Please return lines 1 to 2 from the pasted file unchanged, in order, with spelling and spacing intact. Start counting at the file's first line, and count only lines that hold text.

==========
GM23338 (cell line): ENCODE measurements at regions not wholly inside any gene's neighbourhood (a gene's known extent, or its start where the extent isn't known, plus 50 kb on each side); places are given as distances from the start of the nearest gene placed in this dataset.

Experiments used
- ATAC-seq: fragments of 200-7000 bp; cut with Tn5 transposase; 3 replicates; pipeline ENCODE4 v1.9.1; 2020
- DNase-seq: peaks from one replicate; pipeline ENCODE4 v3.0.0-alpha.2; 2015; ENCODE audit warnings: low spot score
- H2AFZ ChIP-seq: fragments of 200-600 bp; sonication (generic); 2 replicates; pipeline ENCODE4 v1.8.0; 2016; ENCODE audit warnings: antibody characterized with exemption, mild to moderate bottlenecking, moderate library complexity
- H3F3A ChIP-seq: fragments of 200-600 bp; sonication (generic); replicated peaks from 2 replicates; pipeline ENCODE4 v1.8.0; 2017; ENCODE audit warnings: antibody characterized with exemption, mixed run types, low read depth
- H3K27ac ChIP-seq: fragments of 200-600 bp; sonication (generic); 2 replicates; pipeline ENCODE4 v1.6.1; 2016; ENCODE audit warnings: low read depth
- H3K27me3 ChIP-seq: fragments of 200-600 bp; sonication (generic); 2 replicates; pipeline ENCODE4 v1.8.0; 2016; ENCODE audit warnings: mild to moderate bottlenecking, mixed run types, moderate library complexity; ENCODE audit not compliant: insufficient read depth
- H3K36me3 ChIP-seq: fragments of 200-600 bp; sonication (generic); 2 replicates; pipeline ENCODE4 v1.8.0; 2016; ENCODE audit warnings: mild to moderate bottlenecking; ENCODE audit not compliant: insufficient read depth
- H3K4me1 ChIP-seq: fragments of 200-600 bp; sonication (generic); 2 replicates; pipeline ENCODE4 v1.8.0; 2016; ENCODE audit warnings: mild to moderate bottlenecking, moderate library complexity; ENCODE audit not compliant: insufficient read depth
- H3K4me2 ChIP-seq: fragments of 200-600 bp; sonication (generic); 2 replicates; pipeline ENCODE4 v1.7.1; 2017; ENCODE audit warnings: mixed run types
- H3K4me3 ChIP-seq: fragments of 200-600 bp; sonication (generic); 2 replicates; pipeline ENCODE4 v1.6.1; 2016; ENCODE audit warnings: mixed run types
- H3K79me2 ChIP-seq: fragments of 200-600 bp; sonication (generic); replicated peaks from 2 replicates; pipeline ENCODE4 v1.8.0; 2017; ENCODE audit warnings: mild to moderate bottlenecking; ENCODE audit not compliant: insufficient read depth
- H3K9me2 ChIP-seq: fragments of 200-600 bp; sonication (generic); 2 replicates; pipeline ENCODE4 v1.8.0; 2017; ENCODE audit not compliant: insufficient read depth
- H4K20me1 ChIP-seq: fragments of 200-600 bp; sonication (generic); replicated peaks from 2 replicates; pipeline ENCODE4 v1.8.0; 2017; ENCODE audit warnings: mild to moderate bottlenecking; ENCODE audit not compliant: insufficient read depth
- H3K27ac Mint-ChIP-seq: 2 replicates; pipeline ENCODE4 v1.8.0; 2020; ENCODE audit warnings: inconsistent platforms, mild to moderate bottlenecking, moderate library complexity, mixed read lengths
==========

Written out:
GM23338 (cell line): ENCODE measurements at regions not wholly inside any gene's neighbourhood (a gene's known extent, or its start where the extent isn't known, plus 50 kb on each side); places are given as distances from the start of the nearest gene placed in this dataset.

Experiments used